I receive email updates about a local homeschooling family of nine whose husband/father hasn't been able to find a job in more than nine months. As I stand at the kitchen counter, chopping, slicing, and dicing food for our meals every day, I pray for her, for the mother, because I cannot imagine who fearful she must be of not having enough food to feed her seven children. Then I am reminded again of the countless mothers around the world who go to bed every night and listen to their hungry children cry out in pain. I stand at my counter, knife in hand, and weep for them all. I pray the only thing that I can, "Lord, have mercy." Later, I call my children into the kitchen for an extra hug and tell them I love them. They don't even ask why. They know me.

My heart is full. My mind is full. My life is full.
I am filled to overflowing.
And I am thankful.

Thankful for this house that protects us and all our stuff, keeping us warm and dry.

For the bountiful food we eat.

For fresh water to drink and bathe in.

For the opportunity to be a mother and to homeschool my children.

For an encouraging and understanding husband, who encourages us to get out for more field trips, to read and write more, to play outside daily, to live this life we have to the fullest.

For his willingness to work so hard in order to support this wonder-filled life we live.

For his sports-loving spirit: this past weekend, he made arrangements for himself and Daniel to go to Florida for another father-son baseball spring training trip. (I won't lie; sometimes I wish he didn't love sports as much as he does, but when I see how much he loves to share his love of sports with his son, I forgive him for making me a weekend sports-widow.)

For life and health and the strength to live fully, abundantly, and joyfully each day.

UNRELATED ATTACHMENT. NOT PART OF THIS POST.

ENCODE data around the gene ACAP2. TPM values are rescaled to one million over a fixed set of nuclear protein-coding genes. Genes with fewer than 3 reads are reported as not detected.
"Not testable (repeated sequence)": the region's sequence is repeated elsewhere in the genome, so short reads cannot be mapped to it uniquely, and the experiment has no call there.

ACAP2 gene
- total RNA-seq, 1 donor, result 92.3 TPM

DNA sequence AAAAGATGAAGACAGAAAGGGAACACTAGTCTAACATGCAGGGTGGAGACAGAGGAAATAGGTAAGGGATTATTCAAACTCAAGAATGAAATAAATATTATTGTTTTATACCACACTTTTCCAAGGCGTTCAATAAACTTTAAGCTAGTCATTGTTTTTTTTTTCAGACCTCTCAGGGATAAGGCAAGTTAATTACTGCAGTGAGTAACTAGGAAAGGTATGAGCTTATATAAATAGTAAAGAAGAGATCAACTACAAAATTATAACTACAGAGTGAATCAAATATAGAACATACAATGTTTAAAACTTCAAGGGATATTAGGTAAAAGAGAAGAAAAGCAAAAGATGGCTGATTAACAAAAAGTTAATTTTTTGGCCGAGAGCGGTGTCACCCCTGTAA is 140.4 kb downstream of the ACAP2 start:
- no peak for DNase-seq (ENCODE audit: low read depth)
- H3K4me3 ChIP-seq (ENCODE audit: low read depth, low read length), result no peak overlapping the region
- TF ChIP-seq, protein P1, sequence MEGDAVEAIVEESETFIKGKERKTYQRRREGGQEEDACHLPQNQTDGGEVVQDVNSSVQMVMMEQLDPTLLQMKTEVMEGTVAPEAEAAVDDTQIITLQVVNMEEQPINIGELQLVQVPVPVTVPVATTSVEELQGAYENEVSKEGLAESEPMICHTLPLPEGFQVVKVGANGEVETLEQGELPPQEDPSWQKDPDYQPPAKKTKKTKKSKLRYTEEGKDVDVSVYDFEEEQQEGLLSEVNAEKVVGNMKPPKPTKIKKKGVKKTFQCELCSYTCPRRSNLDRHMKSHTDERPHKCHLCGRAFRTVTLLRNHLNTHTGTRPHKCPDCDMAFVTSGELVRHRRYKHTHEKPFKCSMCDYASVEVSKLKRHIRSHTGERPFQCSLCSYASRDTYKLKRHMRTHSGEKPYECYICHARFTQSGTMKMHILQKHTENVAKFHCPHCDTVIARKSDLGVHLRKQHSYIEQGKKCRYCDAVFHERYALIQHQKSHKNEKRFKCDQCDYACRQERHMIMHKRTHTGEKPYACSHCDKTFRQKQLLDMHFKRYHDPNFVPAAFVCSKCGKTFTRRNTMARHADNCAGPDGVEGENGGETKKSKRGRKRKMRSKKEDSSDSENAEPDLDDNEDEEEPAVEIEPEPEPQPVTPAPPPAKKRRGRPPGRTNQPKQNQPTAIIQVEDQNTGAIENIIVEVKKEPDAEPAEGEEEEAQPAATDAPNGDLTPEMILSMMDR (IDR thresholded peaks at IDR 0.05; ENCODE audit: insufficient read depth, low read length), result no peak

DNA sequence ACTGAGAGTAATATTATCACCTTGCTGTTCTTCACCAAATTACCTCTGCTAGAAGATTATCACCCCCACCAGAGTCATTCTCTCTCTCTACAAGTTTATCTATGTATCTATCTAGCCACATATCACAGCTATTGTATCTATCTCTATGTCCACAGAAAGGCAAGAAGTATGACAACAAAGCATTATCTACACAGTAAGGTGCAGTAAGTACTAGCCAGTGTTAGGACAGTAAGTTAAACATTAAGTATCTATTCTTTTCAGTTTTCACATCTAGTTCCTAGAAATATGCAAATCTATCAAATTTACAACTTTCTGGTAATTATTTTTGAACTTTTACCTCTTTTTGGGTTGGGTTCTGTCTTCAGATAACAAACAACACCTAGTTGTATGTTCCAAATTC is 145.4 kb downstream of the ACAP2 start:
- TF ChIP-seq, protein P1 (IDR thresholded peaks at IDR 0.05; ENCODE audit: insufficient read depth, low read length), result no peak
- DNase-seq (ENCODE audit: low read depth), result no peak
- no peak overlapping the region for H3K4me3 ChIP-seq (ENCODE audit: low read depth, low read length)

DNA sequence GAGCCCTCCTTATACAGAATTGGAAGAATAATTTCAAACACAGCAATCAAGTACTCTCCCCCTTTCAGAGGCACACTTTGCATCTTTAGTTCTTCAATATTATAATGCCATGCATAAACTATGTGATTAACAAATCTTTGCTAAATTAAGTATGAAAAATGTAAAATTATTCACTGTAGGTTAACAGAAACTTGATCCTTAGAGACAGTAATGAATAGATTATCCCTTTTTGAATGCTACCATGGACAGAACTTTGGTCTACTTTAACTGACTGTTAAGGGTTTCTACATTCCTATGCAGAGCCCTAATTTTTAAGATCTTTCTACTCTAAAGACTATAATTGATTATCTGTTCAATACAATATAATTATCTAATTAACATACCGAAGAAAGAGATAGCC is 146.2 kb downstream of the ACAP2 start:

It's not that I haven't thought about blogging.
I think about it every day.
It's just that life has been coming at me so fast of late, I haven't made the time.

But all is well. All is well. All manner of things shall be well.

Friday, February 16, 2007

Numb Parts Coming Back to Life

I woke up one morning a few weeks ago to find that my left arm was completely numb. I couldn't use it to hoist myself up to a seated position. In fact, I had to use my right arm to bring it around and place it on my lap. The phrase "dead weight" took on a personal meaning that morning. Strangely unafraid, I sat on my bed and waited.

Within seconds I felt the blood begin to flow from my shoulder down my triceps and biceps, down into my forearm, and reach the end of my fingers. Strength was restored. Usefulness was restored. Energy. Life.

Last week, I began a book by Alice Walker entitled, We Are the Ones We've Been Waiting For. It is a book of speeches and essays delivered and written in the past five years or so about the state of our world. The horrors of war, poverty, racism, hunger, and the injustice that permeates our society and our world find their way into this volume. She writes about our environment, the animals that walk the earth, and the rich bounty of food that the earth provides to all of us on a daily and yearly basis. She writes of the power of prayer, of meditation, and of action. As I sit at the kitchen table reading it little by little everyday, while eating salad, drinking tea, and enjoying the quiet sunlit afternoons in South Charlotte, I feel the blood flow back into the activist part of me, that part that has become numbed by all the dismal statistics and seemingly endless tales of abuse, murder, war, bombings, shootings, gun rampages in malls and schools.